There’s a difficult case in front of the South Australian coroners’ court at present. A baby was still born, Someone (it is not clear who) wants an inquest, but the coroner must first decide whether he can hold an inquest, because by law, inquests can only inquire about the deaths of persons, and by law, fetuses and still born babies are not persons. Local paper The Advertiser thinks that [t]he case is likely to fuel debate about the rights of the unborn child and abortion. To help that debate along, they’re running a handy little on-site poll, asking its readers to determine when life begins.
You can say whether you think life begins at conception, when the zygote develops, when the embryo develops, when the foetus develops, at birth or at first breath.
FFS! I know, this is all just a ploy to keep their on-line circulation figures up, but really. Does this add anything at all to any discussion about abortion? The casual alignment of life with sanctity, the implication that a vote is the way to settle moral disputes, the reifying of stages as though they are definite hard and fast moments instead of long and complex transitions (and that would include conception, BTW). These silly simplifications just muddy people’s understanding of how human life begins, and reinforce the thuggery of majority rules. And they certainly don’t encourage people to think about the assumptions they make, and the process of reflecting on moral issues.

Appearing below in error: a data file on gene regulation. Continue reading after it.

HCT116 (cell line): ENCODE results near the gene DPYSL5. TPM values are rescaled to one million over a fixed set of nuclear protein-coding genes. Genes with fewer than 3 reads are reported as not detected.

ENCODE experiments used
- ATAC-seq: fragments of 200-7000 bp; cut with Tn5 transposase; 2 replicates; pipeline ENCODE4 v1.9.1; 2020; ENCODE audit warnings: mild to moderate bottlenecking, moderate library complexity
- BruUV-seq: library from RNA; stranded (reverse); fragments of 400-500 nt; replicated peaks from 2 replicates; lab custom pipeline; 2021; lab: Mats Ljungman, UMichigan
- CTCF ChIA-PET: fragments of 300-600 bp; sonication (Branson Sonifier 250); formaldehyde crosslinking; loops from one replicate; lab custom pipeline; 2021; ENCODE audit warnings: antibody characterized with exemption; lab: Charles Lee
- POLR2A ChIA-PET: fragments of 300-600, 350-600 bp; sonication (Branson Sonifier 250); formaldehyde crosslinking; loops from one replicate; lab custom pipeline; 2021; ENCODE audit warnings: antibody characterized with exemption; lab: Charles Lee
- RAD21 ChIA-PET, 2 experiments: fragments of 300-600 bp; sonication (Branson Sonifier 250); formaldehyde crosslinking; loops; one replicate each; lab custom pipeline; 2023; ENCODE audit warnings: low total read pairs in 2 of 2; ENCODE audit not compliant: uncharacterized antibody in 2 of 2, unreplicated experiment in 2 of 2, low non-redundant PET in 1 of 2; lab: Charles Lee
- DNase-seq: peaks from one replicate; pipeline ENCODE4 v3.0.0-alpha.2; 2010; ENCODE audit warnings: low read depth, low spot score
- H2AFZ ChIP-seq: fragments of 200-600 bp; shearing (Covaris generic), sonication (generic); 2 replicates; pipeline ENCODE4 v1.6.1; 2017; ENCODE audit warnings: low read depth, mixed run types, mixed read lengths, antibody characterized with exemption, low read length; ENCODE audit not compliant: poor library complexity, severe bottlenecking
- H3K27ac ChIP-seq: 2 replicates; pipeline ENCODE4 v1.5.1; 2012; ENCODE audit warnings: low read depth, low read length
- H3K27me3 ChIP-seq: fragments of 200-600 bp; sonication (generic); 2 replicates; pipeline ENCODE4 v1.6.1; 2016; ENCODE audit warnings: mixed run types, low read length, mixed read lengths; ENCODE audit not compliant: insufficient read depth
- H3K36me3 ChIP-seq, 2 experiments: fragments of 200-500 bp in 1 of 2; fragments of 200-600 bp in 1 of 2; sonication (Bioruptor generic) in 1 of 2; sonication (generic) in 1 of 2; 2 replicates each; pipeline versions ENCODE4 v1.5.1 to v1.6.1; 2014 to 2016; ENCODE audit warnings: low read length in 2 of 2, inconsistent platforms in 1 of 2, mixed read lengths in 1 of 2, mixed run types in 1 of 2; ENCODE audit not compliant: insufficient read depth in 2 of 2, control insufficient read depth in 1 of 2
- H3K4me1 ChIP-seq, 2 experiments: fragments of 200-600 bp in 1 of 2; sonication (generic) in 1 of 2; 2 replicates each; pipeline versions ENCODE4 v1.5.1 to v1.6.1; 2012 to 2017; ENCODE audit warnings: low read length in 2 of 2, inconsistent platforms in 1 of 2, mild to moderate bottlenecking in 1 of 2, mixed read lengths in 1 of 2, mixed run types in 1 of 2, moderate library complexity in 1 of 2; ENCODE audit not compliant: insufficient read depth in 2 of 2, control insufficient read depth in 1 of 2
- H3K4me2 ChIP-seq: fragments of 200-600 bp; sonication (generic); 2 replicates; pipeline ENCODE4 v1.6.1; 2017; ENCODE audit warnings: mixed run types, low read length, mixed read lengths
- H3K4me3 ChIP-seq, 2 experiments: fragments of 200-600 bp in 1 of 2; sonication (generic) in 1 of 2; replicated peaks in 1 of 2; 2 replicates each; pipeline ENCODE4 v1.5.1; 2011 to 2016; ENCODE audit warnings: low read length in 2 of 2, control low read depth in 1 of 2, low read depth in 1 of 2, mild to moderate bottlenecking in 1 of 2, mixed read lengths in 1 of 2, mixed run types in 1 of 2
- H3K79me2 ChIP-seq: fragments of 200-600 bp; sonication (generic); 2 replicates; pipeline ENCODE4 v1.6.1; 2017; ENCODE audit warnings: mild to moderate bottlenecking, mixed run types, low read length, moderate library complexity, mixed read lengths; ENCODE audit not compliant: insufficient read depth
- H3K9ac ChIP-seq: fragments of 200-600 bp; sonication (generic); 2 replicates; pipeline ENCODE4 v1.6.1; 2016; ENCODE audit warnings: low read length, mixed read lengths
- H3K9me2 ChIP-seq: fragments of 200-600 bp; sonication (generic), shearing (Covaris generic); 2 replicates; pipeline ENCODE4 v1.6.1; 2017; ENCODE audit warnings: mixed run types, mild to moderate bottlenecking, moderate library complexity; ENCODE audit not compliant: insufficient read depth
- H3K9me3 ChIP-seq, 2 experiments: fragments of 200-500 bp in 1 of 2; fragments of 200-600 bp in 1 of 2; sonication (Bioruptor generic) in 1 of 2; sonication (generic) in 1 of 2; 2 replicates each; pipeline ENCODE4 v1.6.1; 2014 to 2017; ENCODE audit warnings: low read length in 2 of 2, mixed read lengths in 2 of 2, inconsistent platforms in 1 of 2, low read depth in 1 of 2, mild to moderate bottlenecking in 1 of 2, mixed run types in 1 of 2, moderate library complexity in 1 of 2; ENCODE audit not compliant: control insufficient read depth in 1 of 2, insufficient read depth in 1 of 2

Too much to ask for from what really is just a provincial newspaper, I know. Even so, would it be too much to ask The Advertiser to stop creating polls as silly as this one?
As for the case itself, as ever it will turn on legal principle and the particular facts. It’s not making a statement about abortion at all, and it would be helpful if The Advertiser didn’t try to make out that it does.
For the record, the results to date are:
Life begins at conception – 36%, when the zygote develops – 5%, when the embryo develops – 5%, when the foetus develops – 26%, at birth – 10%, at first breath – 18%.